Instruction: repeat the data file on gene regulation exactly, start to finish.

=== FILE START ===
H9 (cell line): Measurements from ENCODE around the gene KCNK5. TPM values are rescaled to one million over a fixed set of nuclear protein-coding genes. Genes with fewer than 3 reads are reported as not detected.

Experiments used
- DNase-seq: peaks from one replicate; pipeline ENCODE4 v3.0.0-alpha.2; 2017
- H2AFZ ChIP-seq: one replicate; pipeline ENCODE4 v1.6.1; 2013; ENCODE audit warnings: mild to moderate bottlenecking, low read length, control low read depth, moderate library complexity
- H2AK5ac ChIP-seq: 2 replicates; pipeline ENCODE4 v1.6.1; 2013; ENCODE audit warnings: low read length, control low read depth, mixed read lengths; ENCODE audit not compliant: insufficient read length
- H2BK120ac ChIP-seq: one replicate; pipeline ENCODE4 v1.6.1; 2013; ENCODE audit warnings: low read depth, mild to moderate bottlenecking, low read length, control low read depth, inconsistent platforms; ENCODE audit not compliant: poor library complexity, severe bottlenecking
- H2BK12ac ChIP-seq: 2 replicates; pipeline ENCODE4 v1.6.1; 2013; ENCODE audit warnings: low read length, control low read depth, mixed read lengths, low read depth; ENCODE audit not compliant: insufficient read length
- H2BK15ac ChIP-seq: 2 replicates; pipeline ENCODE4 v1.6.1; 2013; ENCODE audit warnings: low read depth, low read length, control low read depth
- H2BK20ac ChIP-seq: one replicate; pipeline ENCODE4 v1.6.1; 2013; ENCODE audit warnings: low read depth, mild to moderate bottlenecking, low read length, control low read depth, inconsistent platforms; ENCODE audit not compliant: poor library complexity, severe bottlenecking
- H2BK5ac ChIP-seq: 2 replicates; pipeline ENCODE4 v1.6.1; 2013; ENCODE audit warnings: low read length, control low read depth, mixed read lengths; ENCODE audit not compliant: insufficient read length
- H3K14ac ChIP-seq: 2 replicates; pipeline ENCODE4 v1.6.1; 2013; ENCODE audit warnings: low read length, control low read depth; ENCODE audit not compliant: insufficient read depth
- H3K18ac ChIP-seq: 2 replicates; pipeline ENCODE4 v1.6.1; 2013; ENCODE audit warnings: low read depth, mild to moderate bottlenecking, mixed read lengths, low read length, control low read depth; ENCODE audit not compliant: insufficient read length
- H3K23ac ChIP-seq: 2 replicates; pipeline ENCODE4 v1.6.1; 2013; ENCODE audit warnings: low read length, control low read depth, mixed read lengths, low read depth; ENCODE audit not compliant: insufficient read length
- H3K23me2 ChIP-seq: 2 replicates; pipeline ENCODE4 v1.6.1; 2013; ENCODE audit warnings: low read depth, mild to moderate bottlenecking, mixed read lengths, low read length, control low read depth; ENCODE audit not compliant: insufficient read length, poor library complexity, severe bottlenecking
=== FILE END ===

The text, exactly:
H9 (cell line): Measurements from ENCODE around the gene KCNK5. TPM values are rescaled to one million over a fixed set of nuclear protein-coding genes. Genes with fewer than 3 reads are reported as not detected.

Experiments used
- DNase-seq: peaks from one replicate; pipeline ENCODE4 v3.0.0-alpha.2; 2017
- H2AFZ ChIP-seq: one replicate; pipeline ENCODE4 v1.6.1; 2013; ENCODE audit warnings: mild to moderate bottlenecking, low read length, control low read depth, moderate library complexity
- H2AK5ac ChIP-seq: 2 replicates; pipeline ENCODE4 v1.6.1; 2013; ENCODE audit warnings: low read length, control low read depth, mixed read lengths; ENCODE audit not compliant: insufficient read length
- H2BK120ac ChIP-seq: one replicate; pipeline ENCODE4 v1.6.1; 2013; ENCODE audit warnings: low read depth, mild to moderate bottlenecking, low read length, control low read depth, inconsistent platforms; ENCODE audit not compliant: poor library complexity, severe bottlenecking
- H2BK12ac ChIP-seq: 2 replicates; pipeline ENCODE4 v1.6.1; 2013; ENCODE audit warnings: low read length, control low read depth, mixed read lengths, low read depth; ENCODE audit not compliant: insufficient read length
- H2BK15ac ChIP-seq: 2 replicates; pipeline ENCODE4 v1.6.1; 2013; ENCODE audit warnings: low read depth, low read length, control low read depth
- H2BK20ac ChIP-seq: one replicate; pipeline ENCODE4 v1.6.1; 2013; ENCODE audit warnings: low read depth, mild to moderate bottlenecking, low read length, control low read depth, inconsistent platforms; ENCODE audit not compliant: poor library complexity, severe bottlenecking
- H2BK5ac ChIP-seq: 2 replicates; pipeline ENCODE4 v1.6.1; 2013; ENCODE audit warnings: low read length, control low read depth, mixed read lengths; ENCODE audit not compliant: insufficient read length
- H3K14ac ChIP-seq: 2 replicates; pipeline ENCODE4 v1.6.1; 2013; ENCODE audit warnings: low read length, control low read depth; ENCODE audit not compliant: insufficient read depth
- H3K18ac ChIP-seq: 2 replicates; pipeline ENCODE4 v1.6.1; 2013; ENCODE audit warnings: low read depth, mild to moderate bottlenecking, mixed read lengths, low read length, control low read depth; ENCODE audit not compliant: insufficient read length
- H3K23ac ChIP-seq: 2 replicates; pipeline ENCODE4 v1.6.1; 2013; ENCODE audit warnings: low read length, control low read depth, mixed read lengths, low read depth; ENCODE audit not compliant: insufficient read length
- H3K23me2 ChIP-seq: 2 replicates; pipeline ENCODE4 v1.6.1; 2013; ENCODE audit warnings: low read depth, mild to moderate bottlenecking, mixed read lengths, low read length, control low read depth; ENCODE audit not compliant: insufficient read length, poor library complexity, severe bottlenecking